Monday, May 1, 2017

The Baghdad Bob of the Law School Scam

Were you ever convinced that the Iraqi army would repel and defeat the invading U.S. forces in 2003? If you lived in Iraq and only listened to Mohammed Saeed al-Sahhaf's broadcasts you may have been so persuaded. Better known as "Baghdad Bob", this colorful propaganda minister was widely ridiculed pretty much everywhere outside of the Middle East for his bombastic and disingenuous predictions that Iraq would prevail against the American onslaught.

Enter Stephen Diamond, who has been dubbed by some of our friends at JD Underground as the "Baghdad Bob of the Law School Scam". Like his Iraqi counterpart, reality has little bearing on this man's pronouncements and predictions. Diamond wasn't particularly active at the start of the scam blogging movement, but over the years, as the walls of the scam have begun to crumble, he has become one of the more vocal defenders of the law school cartel.

Like some of his compatriots, he has sought to dismiss criticism of the scam as gross exaggerations of the public service I'm sure he thinks (or wants others to think) that he provides. Periodically, Diamond chimes in with claims that the employment market for lawyers has improved and all the anti-law school hysteria will soon be put to rest. Here's an example from early 2015.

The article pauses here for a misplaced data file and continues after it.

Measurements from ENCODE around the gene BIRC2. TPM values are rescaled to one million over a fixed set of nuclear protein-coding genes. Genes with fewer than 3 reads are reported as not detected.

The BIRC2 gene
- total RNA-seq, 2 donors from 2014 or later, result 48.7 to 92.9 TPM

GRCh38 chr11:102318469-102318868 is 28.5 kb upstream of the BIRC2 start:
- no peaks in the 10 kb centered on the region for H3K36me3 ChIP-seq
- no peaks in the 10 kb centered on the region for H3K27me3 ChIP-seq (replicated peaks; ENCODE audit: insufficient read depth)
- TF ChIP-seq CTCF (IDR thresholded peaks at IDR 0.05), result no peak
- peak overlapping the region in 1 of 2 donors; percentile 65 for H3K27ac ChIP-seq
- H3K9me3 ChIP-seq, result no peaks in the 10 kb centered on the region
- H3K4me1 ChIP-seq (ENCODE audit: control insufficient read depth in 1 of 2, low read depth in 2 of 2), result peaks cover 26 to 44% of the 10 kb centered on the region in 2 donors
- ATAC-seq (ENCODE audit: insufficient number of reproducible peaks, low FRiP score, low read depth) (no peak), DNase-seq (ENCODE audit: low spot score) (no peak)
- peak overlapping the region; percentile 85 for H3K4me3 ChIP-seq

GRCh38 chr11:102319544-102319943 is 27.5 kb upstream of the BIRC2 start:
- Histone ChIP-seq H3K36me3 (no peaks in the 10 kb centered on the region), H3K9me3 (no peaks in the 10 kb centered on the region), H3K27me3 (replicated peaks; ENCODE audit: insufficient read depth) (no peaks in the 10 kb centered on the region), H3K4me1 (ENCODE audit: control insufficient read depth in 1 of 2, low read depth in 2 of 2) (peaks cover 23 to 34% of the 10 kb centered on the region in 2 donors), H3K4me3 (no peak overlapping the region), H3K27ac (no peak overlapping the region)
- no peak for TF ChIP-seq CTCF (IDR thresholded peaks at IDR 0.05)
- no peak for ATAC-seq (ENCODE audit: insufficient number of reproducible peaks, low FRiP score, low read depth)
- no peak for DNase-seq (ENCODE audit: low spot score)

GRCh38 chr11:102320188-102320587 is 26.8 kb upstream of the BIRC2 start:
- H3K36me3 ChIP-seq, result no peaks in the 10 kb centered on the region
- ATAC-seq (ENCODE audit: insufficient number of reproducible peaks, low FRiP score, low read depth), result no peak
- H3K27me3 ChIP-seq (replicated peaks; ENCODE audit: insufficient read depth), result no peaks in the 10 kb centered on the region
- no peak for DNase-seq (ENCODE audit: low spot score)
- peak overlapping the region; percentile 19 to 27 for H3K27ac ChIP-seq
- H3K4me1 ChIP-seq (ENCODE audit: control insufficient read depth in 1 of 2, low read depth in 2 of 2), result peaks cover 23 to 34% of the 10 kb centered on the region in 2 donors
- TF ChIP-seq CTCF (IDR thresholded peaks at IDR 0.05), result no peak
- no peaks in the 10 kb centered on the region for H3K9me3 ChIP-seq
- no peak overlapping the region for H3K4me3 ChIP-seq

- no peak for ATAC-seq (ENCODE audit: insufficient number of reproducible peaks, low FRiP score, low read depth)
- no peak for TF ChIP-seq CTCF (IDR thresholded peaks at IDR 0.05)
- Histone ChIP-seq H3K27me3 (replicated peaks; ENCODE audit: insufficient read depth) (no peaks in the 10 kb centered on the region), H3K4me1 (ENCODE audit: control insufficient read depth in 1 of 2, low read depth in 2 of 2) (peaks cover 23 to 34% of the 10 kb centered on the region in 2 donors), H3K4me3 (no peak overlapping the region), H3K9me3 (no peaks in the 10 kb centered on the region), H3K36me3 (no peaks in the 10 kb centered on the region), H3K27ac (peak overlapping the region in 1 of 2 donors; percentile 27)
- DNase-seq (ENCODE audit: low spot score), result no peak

Apparently, this extraordinary rebound in the attorney labor market couldn't save Indiana Tech or (more recently) Whittier Law from taking academic dirt naps (to say nothing of plunging enrollment and revenue at law schools across the board). Undeterred, the good professor's latest foray into the post law school employment discussion was made in conjunction with Whittier's announced closing: He points to some irrelevant uptick in the legal market in Orange County and then sits back expecting us to deduce that this means the average Whittier grad has nothing to fear at graduation.